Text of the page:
A Microchip Powered By Earthworm Muscle

Unlike other microchips which require external batteries, this chip developed by scientists in Japan is powered by living earthworm muscles.

AsianScientist (Aug. 8, 2019) – In a study published in Scientific Reports, researchers describe a valve on a microchip powered by earthworm cells. Unlike electrically controlled valves, this valve powered by living cells does not require an external power source like batteries, say the researchers from the RIKEN Center for Biosystems Dynamics Research (BDR) in Japan.

For several decades, researchers have been trying to combine microelectromechanical systems (MEMS) with living material. Bio-MEMS have many applications, ranging from improved drug delivery and optical and electrochemical sensors to organs-on-chips. Researchers from RIKEN BDR and Tokyo Denki University have previously developed a bio-MEMS micropump, and in this study have extended their findings to a proof-of-concept muscle-driven valve.

In mechanics, an actuator is the part of a machine that controls a mechanism by making it move, such as the opening and closing of a valve. Actuators require a power source and a control signal, which are typically electric current or some kind of fluid pressure. The main advantage for using muscles as actuators in bio-MEM systems is that they can be powered the same way as they are in living bodies: chemically. For muscles, the signal for contraction is the molecule acetylcholine and the energy source is adenosine triphosphate (ATP).

“Not only can our bio-MEMS work without an external power source, but unlike other chemically driven valves that are controlled by acids, our muscle-driven valve runs on molecules that are naturally abundant in living organisms,” said study first author Dr. Yo Tanaka from RIKEN BDR. “This makes it bio-friendly and especially suited for medical applications in which the use of electricity is difficult or not advised.”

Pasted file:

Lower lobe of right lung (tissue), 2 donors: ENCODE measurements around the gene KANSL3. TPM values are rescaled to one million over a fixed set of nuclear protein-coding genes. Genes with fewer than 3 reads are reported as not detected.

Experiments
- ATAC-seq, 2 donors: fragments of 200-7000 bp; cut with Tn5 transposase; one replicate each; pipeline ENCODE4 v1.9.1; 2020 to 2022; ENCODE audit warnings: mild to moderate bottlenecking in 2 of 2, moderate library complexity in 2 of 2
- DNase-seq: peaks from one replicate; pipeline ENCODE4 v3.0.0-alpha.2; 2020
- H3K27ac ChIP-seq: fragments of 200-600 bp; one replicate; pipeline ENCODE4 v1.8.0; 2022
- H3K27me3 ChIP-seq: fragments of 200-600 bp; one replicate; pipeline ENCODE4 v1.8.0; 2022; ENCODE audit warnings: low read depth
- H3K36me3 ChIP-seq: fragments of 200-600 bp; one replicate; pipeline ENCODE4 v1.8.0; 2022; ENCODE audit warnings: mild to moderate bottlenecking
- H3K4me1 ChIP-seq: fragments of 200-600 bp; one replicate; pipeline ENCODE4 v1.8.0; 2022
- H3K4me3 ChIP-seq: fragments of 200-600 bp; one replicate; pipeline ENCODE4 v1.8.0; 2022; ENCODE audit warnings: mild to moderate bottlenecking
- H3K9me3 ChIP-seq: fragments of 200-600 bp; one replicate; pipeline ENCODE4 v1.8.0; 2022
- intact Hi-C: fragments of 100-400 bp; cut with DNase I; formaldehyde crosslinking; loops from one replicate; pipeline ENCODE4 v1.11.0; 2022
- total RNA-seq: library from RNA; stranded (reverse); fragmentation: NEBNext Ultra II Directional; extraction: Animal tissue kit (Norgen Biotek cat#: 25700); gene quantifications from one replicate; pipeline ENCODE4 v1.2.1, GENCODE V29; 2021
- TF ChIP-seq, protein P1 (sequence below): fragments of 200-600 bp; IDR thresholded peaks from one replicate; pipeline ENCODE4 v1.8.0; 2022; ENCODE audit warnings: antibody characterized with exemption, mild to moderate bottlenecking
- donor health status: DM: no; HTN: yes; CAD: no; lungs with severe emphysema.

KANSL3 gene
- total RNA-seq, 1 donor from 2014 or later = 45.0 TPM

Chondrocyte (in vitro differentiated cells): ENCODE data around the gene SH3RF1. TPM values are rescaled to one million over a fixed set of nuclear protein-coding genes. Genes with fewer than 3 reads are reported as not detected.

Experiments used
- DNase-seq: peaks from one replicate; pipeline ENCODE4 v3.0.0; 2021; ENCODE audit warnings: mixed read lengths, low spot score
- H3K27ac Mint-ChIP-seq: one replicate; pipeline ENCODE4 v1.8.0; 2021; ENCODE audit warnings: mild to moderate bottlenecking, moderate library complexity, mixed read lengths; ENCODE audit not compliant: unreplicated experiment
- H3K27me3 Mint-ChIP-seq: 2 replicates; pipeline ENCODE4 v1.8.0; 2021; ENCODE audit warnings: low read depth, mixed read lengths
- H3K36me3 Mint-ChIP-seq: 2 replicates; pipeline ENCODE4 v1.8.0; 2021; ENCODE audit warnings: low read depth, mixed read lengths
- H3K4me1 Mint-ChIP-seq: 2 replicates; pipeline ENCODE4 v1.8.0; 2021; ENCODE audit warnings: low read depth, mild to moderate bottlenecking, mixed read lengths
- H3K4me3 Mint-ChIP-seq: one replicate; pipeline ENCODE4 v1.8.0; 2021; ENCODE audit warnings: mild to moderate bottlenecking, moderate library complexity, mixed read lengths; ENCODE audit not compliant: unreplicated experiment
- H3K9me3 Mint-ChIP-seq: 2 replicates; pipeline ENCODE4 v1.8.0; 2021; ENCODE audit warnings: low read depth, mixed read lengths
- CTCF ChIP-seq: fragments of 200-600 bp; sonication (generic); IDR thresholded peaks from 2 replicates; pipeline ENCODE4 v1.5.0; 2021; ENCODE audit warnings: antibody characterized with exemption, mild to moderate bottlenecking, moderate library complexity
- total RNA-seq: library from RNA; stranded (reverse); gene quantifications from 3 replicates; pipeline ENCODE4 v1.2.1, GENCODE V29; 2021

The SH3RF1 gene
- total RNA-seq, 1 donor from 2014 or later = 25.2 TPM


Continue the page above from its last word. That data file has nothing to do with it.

The team initially determined that a small 1 cm × 3 cm sheet of earthworm muscle could produce an average contractile force of about 1.5 milli-newtons over a two-minute period when stimulated by a very small amount of acetylcholine. Using this data, they built a microfluid channel and valve on a 2 cm × 2 cm microchip that could be controlled by the contraction or relaxation of earthworm muscle.

To test the system, they used a microscope to monitor fluorescently labeled microparticles in liquid as it flowed through the microchannel. When acetylcholine was applied, the muscle contacted. The resulting force was transduced to a bar that was pushed down to close the valve, which successfully stopped the flow of liquid. When the acetylcholine was washed away, the muscle relaxed, the valve re-opened, and the fluid flowed again.

“Now that we have shown that on-chip muscle-driven valves are possible, we can work on improvements that will make it practical,” said Tanaka. “One option is to use cultured muscle cells. This might enable mass-production, better control and flexibility in terms of shape. However, we will have to account for the reduction in the amount of force that can be produced this way compared with real muscle sheets.”

The article can be found at: Tanaka et al. (2019) A Valve Powered by Earthworm Muscle With Both Electrical and 100% Chemical Control.


Source: RIKEN; Photo: Pixabay.
Disclaimer: This article does not necessarily reflect the views of AsianScientist or its staff.

Asian Scientist Magazine is an award-winning science and technology magazine that highlights R&D news stories from Asia to a global audience. The magazine is published by Singapore-headquartered Wildtype Media Group.

Related Stories from Asian Scientist